Uncertainty mounts over load shedding, parties pile pressure on Eskom
Politics / 20 October 2019, 11:35am / SIYABONGA MKHWANAZI
Johannesburg - Political parties and Parliament are demanding answers from Eskom on the power crisis, with calls for further scrutiny of the billions of rands in bailouts.
The portfolio committee on public enterprises said yesterday it wanted Eskom to urgently appear before MPs and account about the power crisis.
Political parties said Eskom had not given the country an accurate picture of the power crisis.
President Cyril Ramaphosa is likely to face questions on the Eskom crisis in Parliament when he responds to oral questions next week Thursday.
Although the questions relate to the economy and other issues affecting the state, parties can raise questions on Eskom from the floor.
Chairperson of the portfolio committee on public enterprises Khaya Magaxa said yesterday it needed to call Eskom to account for the crisis. He said, despite the statements by Eskom on the state of energy, it wanted answers.
Magaxa said when Eskom appeared before the committee two weeks ago it had not said anything about load shedding.
“They did not say they are anticipating load shedding. Now that there is load shedding we have to call them and account what has happened,” said Magaxa.
He said he would sit down with the secretariat of the committee on Tuesday to draft a letter to Eskom inviting it to Parliament.
He said this was an urgent matter and the meeting should happen soon.
“If it’s an urgent matter we will call them as soon as possible,” said Magaxa.
Business Unity South Africa also entered the fray, calling for stability in the national grid.
Eskom chairperson Jabu Mabuza admitted in Parliament two weeks ago that businesses lose billions of rands during load shedding.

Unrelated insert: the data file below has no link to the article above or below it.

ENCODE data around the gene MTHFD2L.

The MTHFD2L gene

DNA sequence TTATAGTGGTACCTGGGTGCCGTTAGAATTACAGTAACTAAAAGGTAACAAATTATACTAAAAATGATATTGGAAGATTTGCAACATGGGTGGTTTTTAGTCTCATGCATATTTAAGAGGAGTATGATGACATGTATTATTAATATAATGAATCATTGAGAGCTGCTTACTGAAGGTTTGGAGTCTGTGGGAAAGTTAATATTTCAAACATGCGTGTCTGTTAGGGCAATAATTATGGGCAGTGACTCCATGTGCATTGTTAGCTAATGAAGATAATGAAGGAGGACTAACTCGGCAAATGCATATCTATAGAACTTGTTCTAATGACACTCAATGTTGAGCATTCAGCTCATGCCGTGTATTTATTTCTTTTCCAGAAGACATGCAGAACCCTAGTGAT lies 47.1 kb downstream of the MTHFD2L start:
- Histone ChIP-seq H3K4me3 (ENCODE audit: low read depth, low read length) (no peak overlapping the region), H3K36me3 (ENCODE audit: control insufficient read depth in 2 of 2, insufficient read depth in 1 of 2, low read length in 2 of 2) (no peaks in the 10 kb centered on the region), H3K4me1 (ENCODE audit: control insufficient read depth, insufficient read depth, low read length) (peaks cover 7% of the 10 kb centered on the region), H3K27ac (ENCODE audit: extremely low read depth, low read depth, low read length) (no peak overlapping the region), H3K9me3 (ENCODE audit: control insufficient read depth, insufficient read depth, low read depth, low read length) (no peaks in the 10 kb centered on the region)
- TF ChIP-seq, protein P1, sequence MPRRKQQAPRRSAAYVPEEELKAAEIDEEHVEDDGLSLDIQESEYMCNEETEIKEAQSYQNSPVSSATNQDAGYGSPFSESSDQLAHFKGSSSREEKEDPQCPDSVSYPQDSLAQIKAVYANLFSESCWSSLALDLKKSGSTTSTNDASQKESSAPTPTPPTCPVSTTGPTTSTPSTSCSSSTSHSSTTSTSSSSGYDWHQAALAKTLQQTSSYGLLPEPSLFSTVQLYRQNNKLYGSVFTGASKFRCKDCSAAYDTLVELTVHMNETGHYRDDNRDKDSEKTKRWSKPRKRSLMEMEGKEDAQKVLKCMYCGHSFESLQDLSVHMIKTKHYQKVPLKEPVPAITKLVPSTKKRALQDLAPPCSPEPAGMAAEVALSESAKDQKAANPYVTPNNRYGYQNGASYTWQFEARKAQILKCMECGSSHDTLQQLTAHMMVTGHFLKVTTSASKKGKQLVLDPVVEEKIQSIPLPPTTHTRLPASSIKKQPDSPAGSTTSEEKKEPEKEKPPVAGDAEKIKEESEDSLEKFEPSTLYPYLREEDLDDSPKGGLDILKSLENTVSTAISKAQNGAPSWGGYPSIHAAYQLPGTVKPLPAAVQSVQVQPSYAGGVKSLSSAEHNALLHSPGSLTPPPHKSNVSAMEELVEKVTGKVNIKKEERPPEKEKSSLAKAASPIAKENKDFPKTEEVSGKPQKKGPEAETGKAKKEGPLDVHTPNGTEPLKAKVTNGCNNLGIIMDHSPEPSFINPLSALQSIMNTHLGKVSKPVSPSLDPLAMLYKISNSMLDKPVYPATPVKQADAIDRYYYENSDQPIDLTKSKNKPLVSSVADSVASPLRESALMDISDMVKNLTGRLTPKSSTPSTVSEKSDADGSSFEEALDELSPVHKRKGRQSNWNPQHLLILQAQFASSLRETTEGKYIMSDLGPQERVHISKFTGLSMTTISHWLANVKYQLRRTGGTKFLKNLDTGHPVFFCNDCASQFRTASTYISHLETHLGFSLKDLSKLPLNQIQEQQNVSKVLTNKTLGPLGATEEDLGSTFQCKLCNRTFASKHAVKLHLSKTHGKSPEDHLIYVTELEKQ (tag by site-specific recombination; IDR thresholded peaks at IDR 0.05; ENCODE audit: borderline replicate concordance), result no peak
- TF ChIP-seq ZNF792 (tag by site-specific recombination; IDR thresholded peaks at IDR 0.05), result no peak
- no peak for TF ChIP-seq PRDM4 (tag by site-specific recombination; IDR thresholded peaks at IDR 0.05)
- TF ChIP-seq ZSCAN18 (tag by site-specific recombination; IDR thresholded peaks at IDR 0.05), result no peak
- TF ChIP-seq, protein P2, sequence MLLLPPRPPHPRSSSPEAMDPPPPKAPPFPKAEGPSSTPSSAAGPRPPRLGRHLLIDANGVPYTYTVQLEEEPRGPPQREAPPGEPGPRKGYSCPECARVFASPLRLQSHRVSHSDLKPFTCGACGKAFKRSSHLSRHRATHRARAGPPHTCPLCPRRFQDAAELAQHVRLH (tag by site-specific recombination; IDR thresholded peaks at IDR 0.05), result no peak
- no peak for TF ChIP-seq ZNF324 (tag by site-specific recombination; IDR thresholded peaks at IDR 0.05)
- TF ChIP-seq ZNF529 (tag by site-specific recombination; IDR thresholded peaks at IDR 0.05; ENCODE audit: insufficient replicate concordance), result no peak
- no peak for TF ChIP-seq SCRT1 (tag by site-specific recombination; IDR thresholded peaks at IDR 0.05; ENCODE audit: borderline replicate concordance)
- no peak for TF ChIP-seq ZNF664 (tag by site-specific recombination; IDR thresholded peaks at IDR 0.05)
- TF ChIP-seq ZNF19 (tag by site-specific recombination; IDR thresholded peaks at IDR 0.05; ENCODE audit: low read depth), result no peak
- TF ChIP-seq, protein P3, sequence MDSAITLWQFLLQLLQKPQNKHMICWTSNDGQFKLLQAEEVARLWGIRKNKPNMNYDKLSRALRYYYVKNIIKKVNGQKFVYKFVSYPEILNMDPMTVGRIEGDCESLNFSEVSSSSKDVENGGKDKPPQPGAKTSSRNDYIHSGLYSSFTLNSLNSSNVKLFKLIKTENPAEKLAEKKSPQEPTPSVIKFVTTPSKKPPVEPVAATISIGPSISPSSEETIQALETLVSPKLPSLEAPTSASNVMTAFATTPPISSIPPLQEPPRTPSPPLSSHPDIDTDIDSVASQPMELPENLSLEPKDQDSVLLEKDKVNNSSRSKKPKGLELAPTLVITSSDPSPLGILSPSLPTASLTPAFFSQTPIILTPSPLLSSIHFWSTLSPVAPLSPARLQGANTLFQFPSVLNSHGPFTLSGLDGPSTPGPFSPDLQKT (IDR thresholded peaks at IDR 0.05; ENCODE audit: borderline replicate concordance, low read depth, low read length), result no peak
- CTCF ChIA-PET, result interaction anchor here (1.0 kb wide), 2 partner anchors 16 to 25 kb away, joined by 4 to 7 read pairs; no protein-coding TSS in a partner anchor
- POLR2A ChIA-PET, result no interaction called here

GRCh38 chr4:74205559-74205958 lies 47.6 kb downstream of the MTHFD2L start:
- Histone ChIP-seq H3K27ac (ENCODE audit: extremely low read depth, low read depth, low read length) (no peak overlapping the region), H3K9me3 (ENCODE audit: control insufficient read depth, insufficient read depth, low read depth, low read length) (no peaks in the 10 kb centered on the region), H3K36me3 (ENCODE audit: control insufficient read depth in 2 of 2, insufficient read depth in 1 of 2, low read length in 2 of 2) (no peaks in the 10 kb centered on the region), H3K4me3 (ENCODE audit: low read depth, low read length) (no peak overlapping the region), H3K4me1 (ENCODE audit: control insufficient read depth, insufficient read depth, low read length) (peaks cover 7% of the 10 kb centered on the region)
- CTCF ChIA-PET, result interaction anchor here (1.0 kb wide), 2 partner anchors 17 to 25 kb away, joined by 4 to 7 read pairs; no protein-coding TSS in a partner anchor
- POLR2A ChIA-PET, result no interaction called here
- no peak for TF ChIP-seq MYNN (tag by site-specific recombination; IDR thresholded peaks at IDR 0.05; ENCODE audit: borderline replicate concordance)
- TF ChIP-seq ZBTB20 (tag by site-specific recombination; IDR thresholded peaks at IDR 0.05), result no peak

South Africa has been plunged into darkness in the past few days despite Eskom saying it was trying to minimise the impact.
The construction costs of Eskom’s coal-fired Medupi and Kusile power plants have more than doubled over the past 10 years.
The DA, IFP and African Christian Democratic Party said they wanted to see action and an end to blackouts as they were crippling the economy.
Natasha Mazzone of the DA said she wanted Parliament to summon Eskom bosses to Parliament.
“The floundering, confusion and dishonesty can no longer continue. The public needs clear answers from Eskom and Public Enterprises Minister Pravin Gordhan on the state of affairs at the beleaguered power utility,” said Mazzone.
The IFP said it was concerned that load shedding would have an impact on small, medium and micro enterprises.
MPs also raised concern this week that Eskom had affected pupils who were writing their examinations on computer studies and information technology.
Eskom has been sitting on a massive debt of R450billion for the past few years.
Ramaphosa is expected to release a paper on the unbundling of Eskom in the next few days.
The energy crisis comes after Minerals and Energy Minister
Gwede Mantashe released the Integrated Resource Plan which talks about the energy mix of the country for the next few years. Mantashe insisted that coal would remain part of the energy mix.
He said despite some of the coal power stations being old, not all of them would be decommissioned.
Finance Minister Tito Mboweni is expected to announce plans on Eskom’s rescue package in the Medium Term Budget Policy Statement next week.
National Treasury has already given Eskom a bailout of R59bn. But the power utility needs more cash to stay afloat.
Magaxa said it would be up to the committee to decide what course of action to take when Eskom appears before them.